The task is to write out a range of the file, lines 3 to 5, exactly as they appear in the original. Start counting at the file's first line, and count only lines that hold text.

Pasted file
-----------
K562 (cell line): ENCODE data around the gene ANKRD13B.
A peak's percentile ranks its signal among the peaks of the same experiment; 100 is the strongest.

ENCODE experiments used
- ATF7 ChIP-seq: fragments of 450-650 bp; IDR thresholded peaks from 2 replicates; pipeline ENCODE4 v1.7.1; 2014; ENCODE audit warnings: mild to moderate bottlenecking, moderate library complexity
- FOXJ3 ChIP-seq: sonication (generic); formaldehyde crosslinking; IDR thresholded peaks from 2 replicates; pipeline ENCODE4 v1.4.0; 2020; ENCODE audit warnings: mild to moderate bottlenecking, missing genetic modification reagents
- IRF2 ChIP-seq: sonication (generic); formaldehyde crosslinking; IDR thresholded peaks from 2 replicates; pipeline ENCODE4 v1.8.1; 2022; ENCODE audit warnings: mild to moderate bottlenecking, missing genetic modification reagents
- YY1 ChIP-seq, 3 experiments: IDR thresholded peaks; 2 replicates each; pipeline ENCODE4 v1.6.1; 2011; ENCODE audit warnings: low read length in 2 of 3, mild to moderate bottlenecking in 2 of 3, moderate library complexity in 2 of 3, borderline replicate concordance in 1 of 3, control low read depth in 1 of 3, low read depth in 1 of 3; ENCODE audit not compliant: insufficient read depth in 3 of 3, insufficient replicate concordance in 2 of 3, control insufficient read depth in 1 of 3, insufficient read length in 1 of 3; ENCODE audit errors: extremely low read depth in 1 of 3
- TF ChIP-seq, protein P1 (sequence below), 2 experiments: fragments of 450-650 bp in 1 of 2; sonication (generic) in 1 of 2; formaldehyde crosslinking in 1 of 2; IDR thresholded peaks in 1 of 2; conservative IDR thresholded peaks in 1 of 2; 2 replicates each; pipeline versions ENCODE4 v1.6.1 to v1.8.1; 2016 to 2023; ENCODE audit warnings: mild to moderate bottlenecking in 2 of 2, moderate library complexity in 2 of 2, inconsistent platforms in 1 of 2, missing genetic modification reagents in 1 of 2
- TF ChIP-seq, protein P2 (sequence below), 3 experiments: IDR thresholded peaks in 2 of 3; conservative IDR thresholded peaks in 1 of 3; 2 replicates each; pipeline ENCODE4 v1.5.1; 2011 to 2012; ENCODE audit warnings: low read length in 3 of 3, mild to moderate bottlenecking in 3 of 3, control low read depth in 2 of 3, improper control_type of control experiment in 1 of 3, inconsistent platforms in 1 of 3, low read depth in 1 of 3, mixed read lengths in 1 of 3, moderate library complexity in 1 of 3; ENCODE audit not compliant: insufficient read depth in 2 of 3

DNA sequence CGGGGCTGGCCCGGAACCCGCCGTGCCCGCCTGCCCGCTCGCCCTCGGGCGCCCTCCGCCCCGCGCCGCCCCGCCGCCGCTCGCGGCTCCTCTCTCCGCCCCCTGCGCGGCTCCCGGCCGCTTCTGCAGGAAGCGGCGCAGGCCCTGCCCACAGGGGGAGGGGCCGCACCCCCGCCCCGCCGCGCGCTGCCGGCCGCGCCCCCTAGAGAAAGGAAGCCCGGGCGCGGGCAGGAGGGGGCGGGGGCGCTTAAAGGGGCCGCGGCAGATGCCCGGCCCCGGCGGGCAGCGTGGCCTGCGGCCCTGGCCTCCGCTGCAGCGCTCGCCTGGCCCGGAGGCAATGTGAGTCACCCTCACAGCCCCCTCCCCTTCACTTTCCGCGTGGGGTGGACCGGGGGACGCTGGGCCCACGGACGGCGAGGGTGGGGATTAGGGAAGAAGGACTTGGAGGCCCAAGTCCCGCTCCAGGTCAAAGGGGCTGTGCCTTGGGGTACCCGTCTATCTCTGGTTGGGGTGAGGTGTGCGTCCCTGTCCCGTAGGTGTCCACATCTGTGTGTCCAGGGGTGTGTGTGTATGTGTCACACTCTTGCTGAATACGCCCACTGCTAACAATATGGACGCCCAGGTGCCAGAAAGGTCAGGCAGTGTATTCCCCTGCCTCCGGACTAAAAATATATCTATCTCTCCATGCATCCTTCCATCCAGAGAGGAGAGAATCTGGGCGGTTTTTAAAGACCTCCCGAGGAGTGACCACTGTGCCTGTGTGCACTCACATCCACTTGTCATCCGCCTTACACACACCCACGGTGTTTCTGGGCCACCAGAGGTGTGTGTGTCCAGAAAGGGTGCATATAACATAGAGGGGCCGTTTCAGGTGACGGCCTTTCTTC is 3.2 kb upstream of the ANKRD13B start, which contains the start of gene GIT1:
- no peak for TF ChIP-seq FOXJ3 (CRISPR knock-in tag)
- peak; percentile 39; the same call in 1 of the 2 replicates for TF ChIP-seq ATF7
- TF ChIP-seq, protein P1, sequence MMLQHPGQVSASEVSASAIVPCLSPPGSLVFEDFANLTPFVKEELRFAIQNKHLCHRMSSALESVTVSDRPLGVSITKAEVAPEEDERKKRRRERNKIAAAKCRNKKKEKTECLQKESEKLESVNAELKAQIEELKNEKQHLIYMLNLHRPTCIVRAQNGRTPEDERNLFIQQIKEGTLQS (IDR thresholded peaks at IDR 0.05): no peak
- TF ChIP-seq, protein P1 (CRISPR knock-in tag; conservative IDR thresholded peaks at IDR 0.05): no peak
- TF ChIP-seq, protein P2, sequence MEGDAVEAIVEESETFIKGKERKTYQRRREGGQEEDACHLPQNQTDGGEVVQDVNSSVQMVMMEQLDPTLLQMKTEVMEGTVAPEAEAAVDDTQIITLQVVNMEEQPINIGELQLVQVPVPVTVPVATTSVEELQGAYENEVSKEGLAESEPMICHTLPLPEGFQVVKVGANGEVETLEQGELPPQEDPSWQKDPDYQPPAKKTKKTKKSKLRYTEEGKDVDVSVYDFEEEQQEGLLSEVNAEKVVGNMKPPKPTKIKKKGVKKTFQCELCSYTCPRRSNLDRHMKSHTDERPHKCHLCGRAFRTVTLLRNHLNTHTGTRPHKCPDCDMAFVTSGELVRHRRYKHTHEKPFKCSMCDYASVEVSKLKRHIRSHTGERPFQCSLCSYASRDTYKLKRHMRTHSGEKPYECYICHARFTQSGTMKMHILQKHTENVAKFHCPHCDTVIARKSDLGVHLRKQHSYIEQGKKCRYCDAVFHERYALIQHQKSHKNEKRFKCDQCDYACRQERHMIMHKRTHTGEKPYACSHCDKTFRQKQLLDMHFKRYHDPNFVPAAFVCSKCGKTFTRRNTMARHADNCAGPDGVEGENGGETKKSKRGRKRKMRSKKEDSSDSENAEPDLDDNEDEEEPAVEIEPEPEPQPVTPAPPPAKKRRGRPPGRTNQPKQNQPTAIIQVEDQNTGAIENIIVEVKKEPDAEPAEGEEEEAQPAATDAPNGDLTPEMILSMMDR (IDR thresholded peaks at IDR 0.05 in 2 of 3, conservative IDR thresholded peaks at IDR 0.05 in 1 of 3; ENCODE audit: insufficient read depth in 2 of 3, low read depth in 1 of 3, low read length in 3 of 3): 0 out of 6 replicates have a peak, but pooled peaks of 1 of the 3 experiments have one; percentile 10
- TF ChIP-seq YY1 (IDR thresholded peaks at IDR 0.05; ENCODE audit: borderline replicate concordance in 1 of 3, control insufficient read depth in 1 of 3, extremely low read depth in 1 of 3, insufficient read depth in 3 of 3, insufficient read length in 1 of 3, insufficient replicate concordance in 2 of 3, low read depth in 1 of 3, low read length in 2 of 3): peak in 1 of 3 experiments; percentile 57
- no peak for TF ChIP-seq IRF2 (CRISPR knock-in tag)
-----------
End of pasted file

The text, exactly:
ENCODE experiments used
- ATF7 ChIP-seq: fragments of 450-650 bp; IDR thresholded peaks from 2 replicates; pipeline ENCODE4 v1.7.1; 2014; ENCODE audit warnings: mild to moderate bottlenecking, moderate library complexity
- FOXJ3 ChIP-seq: sonication (generic); formaldehyde crosslinking; IDR thresholded peaks from 2 replicates; pipeline ENCODE4 v1.4.0; 2020; ENCODE audit warnings: mild to moderate bottlenecking, missing genetic modification reagents